With pristine, secluded nearby beaches and a lively, colorful downtown Ybor City, Tampa is an epic warm-weather getaway.
Super Bowl fever strikes Tampa in the weeks before and after the big game. Save a bundle by spending your entertainment dollars
at these parties instead of on the $300 (or more) game tickets. It’s better to watch it elsewhere (plus, you’ll get a close-up
view of Bruce Springsteen’s performance at half-time and all the high-priced commercials too). Here are the best events in
town for football’s biggest party.
With pristine, secluded nearby beaches and a lively, colorful downtown Tampa, Florida, you need not even have Super Bowl tickets to make this an epic warm-weather getaway. Even if you’re not an NFL fanatic, the medley of the Bruce Springsteen halftime show, some of the nation’s best beaches, and a Mardi Gras-like atmosphere is motivation enough to start planning an unforgettable vacation.
Channelside Bay Plaza entertainment district (at the cruise ports on the east side of downtown) serves as the hot spot where
music, fireworks, and star sightings fill the plazas around Banana Joes and Howl at the Moon clubs. Starting Monday, January
26, ESPN Radio broadcasts from the courtyard in front of Splitsville from 10 a.m. to 4 p.m. daily, with plenty of sports names
dropping by for interviews (www.espnradio.com).
World-class rock concerts form the centerpiece of Bud Bowl 2009 at Channelside on January 30 and 31, the Friday and Saturday nights before the big game. For the latest lineup, check the Channelside Bay Plaza website.
Join the NFL Experience (January 24, 25, 29, 30, and 31) in the parking lots adjacent to Raymond James Stadium, the site of the Super Bowl. More than 50 interactive games entertain, including free sports clinics (measure your passing and kicking against the pros, call a game play-by-play), autograph sessions with the players, and NFL Coaches Chats. (Admission $18.50 adults. www.superbowl.com)
The city by the bay lights up its arty side this month with Lights on Tampa shines. This art exhibit puts colorful lights
on public buildings at night for the month creating a kaleidoscopic scene.
Yo ho, yo ho. The annual month-long Gasparilla Festival just happens to fit into the Super Bowl time frame. Saturday, January 24, welcomes the kiddie fest―with a children’s parade and vintage aircraft and parachute team displays. Stick around the week after when the adult fest invades Tampa with the very grown-up pirate ship invasion, pirates parade, and street fest. Maurading buccaneers spread their wealth of treasure, beads, drink, and merriment, to end the party.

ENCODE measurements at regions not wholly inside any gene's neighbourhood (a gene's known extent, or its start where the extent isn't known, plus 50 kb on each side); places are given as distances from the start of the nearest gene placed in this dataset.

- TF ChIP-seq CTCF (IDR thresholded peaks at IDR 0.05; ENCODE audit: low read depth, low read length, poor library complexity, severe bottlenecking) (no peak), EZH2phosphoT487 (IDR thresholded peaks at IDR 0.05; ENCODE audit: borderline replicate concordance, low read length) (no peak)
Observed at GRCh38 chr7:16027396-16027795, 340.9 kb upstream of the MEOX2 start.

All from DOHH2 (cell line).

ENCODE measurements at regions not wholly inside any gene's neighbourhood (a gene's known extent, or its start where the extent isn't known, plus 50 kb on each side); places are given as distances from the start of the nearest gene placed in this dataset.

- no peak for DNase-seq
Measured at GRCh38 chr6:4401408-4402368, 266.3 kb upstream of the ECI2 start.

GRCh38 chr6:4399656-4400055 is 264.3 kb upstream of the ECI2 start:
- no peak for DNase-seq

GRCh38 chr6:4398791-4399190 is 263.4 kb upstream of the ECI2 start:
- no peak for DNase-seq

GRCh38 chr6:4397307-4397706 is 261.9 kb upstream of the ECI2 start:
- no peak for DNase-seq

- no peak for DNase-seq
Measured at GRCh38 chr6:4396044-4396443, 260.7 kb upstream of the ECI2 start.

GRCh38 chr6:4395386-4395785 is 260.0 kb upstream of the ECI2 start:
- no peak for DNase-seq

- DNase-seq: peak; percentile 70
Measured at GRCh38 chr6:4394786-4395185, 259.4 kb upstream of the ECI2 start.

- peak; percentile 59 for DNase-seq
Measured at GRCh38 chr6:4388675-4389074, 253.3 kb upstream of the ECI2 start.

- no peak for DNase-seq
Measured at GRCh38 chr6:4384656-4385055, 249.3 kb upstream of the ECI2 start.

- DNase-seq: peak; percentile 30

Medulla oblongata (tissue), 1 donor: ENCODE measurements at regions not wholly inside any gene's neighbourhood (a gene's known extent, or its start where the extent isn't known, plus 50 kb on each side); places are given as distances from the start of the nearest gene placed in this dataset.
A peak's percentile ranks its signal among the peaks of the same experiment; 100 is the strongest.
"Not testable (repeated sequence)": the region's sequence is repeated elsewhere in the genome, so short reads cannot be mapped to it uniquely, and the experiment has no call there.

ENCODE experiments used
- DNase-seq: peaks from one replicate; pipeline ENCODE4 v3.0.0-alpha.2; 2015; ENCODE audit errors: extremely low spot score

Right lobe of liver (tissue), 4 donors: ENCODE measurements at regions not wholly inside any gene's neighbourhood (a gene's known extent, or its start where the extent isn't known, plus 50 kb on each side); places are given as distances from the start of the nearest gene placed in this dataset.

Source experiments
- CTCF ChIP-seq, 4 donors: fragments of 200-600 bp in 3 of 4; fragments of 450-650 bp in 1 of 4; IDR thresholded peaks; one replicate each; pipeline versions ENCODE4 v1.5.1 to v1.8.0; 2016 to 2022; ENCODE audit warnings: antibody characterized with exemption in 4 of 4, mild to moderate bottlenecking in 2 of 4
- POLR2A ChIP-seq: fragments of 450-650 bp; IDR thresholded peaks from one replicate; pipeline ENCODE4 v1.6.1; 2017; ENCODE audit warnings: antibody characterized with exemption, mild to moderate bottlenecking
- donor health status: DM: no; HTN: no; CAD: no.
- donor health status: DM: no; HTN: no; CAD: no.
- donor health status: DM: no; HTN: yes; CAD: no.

Save gas and ride TECO streetcars when you’re in town. It costs only $4 a day or $9.75 for a three-day pass along the 2.5 mile route from downtown to Channelside to Ybor City (www.tecolinestreetcar.org or 813-254-4278).
You don't need a passport to enjoy the charm of Tampa's Ybor City historic district.
Ybor City (pronounced E-bore) was once home to thousands of Cuban cigar makers and dozens of factories. Now the buildings along La Setima (East Seventh Avenue) are abuzz with shops, restaurants, and dance clubs. By day the streets are filled with tourists. By night they're nearly as raucous as Bourbon Street.
Start the day with breakfast at La Tropicana Café, a favorite morning gathering place for locals. Order the traditional Ybor breakfast―Cuban toast, café con leche, and an egg Cuban; (813) 247-4040.
Empty cigar boxes make great souvenirs. Most of the shops sell them for $2 to $10 each. You can find stacks at King Corona Cigars; (813) 241-9109.
On Saturdays, drop in at the Ybor City Fresh Market for fruit, baked goods, and other treats. It's at 8th Avenue and 18th
Street; (813) 241-2442.
Dine on Spanish/Cuban fare and watch flamenco dancers at Columbia Restaurant, the oldest dining establishment in Florida. Try the house specialty version of paella ($21.95) or La Completa Cubana ($17.95), a feast of roast pork, plátanos, empanada de picadillo, black beans, and yellow rice. While waiting for a table, see artisans make hand-rolled cigars at Gonzalez y Martinez Cigar Company in the same building as the restaurant.
Walk over to the Ybor City Museum State Park to see exhibitions about the cigar industry and tour a home where workers lived.
Browse the shops at Centro Ybor, an open-air entertainment complex, which once was home to Centro Español, the first Spanish club. For trendy fashions and funky home decor take a look at Urban Outfitters and Metropolitan Deluxe.